1942 PDF Print E-mail
Sunday, 29 September 2013 22:02

September 27 Secured a leave of absence and quit working today.  I certainly hate to leave. 


September 28 Stayed with Gladys all day. 


September 29 Went to Evansville today for Army exam.  Passed easy.  Cuss it! 


September 30 Came home today to spend my two weeks furlough. 


October 7  Giving Madisonville a last look over these few days left. 


October 13  The fateful day arrives.  I left home today on the 10 A.M. train for Henderson.  Left  Henderson this afternoon.  1:30 P.M. changed trains at Evansville. 


October 14  Arrived Ft. Harrison midnight last night.  Got to bed at 2 A.M.  Spent the day at lecture. 


October 15  Fine meals here.  We were issued clothes today.  More lectures. 


October 16  Boy I got a rotten detail today.  Built a firing range, and had to level the ground off with  spades. 


October 17  The fellows from Henderson are leaving now, a few at a time.  Not more than ten of us left. 


October 19  I'm on the alert now.  Ordered to stay close to my quarters. 


October 20  Received my call today.  Left Ft. Harrison 9 A.M.  Arrived in St. Louis at 6 P.M.  Left at  6:30 P.M.  I was Corporal in charge of the 16 men enroute.  Best accommodations. 


October 21  Arrived Bringhurst, Louisiana at 2 P.M.  Army trucks carried us to camp.  My first look at  camp almost made me vomit. 

October 22  Walter Winchell said West Claiborne was worse than a German concentration camp.  He  didn't tell the half of it. 

Editor’s Note Construction of Camp Claiborne, located at Alexandria, Louisiana, began in 1940 and the  first troops arrived in December, 1940. The camp was used for infantry and airborne  training in addition to the more specialized purposes of training engineering units, service  forces, and railroad battalions. Almost half a million troops trained at Camp Claiborne  before it was deactivated on 15 December 1945. Part of the camp was used to house  European prisoners of war. Some of these prisoners were employed in clearing the ranges  as the camp was being deactivated and turned over to the War Assets Administration. The  camp's 7000 buildings, frames, hutments, and tents, were sold in March 1947, and all of  them were removed.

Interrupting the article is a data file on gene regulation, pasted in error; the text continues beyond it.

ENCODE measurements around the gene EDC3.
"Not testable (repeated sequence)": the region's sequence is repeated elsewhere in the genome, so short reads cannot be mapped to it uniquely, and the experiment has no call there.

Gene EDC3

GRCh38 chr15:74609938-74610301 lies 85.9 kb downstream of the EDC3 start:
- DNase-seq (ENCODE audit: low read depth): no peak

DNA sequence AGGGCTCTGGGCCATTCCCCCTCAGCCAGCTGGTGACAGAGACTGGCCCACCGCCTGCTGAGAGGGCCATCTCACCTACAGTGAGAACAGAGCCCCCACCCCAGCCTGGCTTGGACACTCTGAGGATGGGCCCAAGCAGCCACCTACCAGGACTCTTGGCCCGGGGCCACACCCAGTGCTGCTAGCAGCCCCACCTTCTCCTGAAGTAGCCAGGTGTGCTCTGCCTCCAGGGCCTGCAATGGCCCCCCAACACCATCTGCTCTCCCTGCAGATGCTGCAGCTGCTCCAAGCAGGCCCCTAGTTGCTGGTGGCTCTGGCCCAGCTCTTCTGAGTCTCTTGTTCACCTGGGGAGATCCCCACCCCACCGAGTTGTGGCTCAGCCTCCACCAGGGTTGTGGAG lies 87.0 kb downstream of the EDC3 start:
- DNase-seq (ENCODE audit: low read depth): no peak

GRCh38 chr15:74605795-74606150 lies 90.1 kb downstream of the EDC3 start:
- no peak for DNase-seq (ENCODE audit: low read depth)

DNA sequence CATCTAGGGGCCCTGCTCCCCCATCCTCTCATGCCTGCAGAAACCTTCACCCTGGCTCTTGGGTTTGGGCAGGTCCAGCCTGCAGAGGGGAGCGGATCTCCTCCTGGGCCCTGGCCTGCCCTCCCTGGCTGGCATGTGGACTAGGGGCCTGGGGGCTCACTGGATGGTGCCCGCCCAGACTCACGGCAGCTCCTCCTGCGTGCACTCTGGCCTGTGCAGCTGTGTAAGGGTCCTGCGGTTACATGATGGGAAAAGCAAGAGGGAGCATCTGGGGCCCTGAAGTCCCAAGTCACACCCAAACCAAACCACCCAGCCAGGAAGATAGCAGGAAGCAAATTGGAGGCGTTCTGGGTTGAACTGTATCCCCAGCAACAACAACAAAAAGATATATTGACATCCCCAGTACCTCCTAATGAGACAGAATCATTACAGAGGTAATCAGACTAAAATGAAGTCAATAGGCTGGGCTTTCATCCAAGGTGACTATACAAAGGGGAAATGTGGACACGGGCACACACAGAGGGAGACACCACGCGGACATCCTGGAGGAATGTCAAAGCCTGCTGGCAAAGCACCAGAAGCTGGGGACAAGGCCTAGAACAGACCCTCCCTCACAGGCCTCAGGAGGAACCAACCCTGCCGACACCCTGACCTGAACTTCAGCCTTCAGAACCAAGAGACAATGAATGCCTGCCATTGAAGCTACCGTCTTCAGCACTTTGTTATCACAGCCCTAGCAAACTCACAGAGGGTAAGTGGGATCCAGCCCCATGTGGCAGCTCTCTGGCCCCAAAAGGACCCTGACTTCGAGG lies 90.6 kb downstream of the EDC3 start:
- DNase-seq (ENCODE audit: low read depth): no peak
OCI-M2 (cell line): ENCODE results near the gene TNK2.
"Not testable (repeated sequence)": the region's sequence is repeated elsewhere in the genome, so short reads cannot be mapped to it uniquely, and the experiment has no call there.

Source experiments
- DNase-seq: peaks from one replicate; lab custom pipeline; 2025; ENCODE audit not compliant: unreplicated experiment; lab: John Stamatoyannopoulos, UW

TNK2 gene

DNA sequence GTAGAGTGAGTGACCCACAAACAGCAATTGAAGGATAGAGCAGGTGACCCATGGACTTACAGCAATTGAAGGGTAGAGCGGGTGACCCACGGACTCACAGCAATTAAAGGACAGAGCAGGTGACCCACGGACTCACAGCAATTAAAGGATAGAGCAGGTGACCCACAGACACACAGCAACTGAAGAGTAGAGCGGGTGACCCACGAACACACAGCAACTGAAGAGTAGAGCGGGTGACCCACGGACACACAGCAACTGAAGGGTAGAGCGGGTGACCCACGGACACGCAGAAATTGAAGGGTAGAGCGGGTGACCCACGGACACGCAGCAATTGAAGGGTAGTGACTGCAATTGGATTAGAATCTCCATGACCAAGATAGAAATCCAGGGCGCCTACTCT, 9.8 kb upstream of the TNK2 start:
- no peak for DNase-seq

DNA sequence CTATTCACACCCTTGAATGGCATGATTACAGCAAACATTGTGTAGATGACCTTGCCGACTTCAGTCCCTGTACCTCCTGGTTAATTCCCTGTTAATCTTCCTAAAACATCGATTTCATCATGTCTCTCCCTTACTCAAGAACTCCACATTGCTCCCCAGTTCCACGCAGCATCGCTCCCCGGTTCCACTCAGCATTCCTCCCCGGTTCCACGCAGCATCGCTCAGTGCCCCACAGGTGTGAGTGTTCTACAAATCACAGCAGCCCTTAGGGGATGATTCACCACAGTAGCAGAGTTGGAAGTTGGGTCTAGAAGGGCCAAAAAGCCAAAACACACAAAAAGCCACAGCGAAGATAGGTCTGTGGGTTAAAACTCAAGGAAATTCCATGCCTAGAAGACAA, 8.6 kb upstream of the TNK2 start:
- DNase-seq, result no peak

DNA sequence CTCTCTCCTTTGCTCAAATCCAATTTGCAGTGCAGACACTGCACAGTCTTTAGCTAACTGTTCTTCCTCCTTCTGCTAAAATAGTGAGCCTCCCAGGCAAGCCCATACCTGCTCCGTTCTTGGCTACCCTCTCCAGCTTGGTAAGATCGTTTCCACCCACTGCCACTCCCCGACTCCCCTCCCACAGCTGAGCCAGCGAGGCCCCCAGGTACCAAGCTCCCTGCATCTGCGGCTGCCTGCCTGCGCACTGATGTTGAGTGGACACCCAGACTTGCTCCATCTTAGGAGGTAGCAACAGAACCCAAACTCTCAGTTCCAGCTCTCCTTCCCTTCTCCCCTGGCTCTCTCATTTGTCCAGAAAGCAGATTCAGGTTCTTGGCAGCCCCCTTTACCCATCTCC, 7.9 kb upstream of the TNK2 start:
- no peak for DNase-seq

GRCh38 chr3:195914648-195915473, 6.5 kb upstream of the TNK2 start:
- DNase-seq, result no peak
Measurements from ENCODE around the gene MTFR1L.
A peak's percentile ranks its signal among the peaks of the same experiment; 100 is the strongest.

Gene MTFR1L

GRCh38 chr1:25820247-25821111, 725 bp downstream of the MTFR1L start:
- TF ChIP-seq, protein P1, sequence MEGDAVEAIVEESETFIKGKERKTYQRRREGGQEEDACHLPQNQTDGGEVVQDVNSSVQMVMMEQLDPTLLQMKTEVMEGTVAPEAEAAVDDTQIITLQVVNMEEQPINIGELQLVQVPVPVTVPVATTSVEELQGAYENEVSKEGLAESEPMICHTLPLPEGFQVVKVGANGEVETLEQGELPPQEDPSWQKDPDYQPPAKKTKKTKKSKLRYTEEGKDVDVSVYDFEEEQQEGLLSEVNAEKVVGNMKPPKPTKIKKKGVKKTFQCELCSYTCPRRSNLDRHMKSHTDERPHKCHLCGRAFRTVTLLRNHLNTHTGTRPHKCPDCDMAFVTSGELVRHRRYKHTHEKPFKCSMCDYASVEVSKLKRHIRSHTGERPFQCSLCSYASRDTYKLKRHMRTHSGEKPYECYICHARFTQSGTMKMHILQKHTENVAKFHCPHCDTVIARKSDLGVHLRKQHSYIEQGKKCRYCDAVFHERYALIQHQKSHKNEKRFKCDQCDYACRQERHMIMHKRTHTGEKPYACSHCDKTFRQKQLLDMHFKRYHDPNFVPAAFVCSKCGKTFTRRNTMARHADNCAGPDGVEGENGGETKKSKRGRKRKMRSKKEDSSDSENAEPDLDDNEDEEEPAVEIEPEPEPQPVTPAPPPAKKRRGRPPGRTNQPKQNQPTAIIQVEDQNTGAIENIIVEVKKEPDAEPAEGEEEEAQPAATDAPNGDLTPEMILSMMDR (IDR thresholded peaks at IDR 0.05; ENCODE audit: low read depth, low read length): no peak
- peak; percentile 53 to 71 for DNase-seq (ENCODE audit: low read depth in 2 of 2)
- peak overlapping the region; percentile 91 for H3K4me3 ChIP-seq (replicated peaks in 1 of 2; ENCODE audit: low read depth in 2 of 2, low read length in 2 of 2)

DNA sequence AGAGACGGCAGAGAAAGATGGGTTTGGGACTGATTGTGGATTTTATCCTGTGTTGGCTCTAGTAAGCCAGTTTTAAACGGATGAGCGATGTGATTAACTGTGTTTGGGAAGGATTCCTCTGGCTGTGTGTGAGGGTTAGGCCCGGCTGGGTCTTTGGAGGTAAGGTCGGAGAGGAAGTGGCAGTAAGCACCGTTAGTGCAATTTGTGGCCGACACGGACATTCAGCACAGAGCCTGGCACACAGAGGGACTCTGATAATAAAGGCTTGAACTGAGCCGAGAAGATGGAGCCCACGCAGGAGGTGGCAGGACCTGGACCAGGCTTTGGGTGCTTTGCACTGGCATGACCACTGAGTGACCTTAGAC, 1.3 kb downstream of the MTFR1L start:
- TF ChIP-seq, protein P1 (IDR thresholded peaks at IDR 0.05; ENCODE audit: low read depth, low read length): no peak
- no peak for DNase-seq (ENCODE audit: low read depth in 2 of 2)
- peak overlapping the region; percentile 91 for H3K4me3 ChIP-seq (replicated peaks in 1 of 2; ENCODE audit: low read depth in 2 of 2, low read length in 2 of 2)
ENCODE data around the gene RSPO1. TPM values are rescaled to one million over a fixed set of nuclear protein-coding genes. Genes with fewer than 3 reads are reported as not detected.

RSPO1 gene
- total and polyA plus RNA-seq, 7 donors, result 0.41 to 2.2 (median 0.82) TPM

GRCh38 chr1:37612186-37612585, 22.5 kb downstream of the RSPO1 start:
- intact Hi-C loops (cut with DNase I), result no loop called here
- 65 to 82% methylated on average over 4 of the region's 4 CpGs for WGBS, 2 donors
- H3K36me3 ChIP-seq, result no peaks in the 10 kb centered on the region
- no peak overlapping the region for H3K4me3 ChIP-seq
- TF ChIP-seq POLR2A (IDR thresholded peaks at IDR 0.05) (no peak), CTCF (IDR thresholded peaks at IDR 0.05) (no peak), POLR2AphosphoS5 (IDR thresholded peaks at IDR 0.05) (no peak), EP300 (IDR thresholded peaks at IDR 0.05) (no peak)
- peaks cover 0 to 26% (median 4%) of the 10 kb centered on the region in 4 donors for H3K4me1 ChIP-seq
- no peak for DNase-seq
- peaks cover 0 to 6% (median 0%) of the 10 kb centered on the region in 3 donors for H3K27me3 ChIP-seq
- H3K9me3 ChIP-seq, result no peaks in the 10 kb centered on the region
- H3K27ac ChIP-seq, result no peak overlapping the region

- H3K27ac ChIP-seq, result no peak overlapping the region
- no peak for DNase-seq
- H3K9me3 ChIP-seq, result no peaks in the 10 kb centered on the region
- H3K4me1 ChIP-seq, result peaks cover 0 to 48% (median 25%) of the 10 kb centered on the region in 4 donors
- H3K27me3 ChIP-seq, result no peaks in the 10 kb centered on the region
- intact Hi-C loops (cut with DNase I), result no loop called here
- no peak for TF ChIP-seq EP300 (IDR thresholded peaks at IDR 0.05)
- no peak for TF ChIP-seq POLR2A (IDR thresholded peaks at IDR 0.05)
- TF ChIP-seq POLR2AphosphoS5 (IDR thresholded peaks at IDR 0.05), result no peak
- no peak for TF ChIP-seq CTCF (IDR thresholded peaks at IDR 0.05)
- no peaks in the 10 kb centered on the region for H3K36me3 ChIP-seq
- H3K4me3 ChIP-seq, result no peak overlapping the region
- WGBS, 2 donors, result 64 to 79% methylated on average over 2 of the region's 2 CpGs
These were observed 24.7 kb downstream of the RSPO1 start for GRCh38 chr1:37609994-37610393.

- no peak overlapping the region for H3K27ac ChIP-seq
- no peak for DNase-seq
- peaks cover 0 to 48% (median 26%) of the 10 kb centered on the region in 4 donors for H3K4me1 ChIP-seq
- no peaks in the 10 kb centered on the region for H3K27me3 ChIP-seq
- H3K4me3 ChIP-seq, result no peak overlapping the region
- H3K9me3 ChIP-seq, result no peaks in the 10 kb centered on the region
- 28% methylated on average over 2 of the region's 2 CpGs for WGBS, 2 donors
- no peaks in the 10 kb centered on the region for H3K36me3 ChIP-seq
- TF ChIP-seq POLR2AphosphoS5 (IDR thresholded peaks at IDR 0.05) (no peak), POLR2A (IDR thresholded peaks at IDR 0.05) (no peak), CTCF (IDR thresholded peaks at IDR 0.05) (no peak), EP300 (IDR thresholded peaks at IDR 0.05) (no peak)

October 23  Sand and more sand.  Drill all day long in it.  Wind blowing like a demon. 


November 17  We moved to hutments today.  They're much better than tents. 


November 28  Had a poor Thanksgiving dinner today.  Worked all day, too.  This Army's nuts. 


December 1  Hiked about 7 miles out in the woods today and set up bivouac.  Looks like we'll sleep in  pup tents tonight. 


December 2  These pup tents didn't help much.  Almost froze tonight.  Sleeping right  on the ground. 


December 12  Took my truck driver's examination today.  Passed with flying colors.  It's fun driving these  Army trucks.


December 20  Getting along pretty good on gold-bricking.  I'm getting tired of working my heart out and  not getting any credit for it. 


December 21  Put on alert yesterday.  Can't even leave Bivouac now. 


December 23  Took the fellows into the show tonight in the company truck without tickets.  That's off the  record, though. 


December 24  Only way to get into Camp is to slip by the guards.  That's not hard, though. 


December 25  Christmas Day.  Not much of a Christmas for us, though. 


December 26  Getting more equipment now and having our bags stencilled.  Looks like we'll be going  overseas before long. 


December 29  Turned in our cots and mattresses tonight.  Sleeping on the ground, ready to pull out at any  hour. 


December 30  We boarded a troop train this morning at 6.  Feels good to be on a train again even if it is  taking us to an embarkation port. 


December 31  Riding through Texas now.  Looks like we're going out to the West Coast or maybe  Mexico.